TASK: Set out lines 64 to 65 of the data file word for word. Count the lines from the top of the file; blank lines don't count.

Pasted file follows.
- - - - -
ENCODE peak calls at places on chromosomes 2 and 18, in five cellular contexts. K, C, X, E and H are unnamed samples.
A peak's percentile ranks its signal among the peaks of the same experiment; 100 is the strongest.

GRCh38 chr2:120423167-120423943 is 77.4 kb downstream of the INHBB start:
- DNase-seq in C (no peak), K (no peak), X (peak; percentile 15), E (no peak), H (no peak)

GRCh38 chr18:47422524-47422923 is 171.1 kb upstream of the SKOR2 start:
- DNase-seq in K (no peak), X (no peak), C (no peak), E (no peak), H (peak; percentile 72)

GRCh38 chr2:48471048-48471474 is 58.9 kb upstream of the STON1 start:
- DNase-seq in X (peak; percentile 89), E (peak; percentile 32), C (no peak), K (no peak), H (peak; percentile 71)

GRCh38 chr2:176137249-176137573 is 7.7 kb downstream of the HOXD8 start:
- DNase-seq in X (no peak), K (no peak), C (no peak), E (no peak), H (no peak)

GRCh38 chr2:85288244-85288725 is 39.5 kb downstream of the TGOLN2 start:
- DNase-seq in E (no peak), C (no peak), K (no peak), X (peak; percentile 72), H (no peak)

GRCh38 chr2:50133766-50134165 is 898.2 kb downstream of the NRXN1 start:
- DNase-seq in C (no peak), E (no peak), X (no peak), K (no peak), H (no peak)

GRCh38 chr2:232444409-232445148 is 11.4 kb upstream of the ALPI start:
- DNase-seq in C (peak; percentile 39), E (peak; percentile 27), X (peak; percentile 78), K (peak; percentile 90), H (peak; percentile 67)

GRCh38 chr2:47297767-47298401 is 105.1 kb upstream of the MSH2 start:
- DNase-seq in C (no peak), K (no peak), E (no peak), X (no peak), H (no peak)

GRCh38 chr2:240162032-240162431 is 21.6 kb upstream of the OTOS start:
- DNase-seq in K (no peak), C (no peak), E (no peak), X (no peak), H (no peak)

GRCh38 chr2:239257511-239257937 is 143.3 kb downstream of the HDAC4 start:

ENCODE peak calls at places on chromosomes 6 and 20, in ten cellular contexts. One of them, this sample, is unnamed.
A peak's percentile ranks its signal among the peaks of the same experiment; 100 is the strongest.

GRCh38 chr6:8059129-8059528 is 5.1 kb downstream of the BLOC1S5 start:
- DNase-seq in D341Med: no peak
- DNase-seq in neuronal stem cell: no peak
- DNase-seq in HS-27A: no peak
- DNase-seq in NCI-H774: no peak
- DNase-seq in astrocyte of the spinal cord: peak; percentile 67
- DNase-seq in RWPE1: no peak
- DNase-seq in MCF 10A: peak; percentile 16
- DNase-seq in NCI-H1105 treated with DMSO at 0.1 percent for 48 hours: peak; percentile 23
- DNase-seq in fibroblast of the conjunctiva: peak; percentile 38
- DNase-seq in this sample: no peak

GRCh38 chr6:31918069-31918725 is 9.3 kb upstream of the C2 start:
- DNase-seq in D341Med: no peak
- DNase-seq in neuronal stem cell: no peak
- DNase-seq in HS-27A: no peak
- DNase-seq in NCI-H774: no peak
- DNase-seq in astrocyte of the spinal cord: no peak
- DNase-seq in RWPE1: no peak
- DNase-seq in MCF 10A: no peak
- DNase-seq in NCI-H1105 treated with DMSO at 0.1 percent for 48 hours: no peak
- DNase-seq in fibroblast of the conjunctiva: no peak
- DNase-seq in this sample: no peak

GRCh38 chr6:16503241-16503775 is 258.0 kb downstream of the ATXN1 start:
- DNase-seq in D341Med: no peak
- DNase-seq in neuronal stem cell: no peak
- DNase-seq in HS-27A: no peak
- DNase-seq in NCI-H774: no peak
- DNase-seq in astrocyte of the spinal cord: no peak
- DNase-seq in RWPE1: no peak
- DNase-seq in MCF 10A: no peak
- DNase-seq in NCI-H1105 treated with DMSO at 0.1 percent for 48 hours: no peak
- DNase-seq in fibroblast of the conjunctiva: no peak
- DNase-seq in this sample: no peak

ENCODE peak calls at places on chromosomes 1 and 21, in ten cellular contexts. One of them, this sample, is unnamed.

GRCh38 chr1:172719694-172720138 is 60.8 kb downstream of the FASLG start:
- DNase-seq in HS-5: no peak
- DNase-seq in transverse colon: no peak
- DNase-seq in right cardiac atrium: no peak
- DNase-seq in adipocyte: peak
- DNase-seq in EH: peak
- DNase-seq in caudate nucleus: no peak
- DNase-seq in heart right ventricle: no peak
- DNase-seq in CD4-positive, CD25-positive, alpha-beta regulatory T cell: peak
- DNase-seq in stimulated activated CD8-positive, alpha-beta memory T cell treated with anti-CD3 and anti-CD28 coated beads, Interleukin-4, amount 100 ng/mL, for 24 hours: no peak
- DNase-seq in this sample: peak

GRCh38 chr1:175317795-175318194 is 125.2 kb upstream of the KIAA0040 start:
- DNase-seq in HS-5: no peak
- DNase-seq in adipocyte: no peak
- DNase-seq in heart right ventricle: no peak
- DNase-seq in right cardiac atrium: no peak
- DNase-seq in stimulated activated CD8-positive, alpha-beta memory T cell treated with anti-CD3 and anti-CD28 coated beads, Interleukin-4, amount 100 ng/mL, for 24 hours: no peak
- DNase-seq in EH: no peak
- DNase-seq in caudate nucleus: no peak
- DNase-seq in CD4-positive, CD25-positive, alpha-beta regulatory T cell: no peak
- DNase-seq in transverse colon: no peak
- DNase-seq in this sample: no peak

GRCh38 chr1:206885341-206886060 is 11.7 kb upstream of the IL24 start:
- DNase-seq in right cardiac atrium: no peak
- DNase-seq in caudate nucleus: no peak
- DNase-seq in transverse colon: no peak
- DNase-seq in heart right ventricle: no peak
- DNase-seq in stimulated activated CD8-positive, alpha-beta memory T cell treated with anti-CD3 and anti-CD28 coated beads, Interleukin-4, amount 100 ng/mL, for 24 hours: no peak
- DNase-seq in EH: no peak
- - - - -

- DNase-seq in caudate nucleus: no peak
- DNase-seq in heart right ventricle: no peak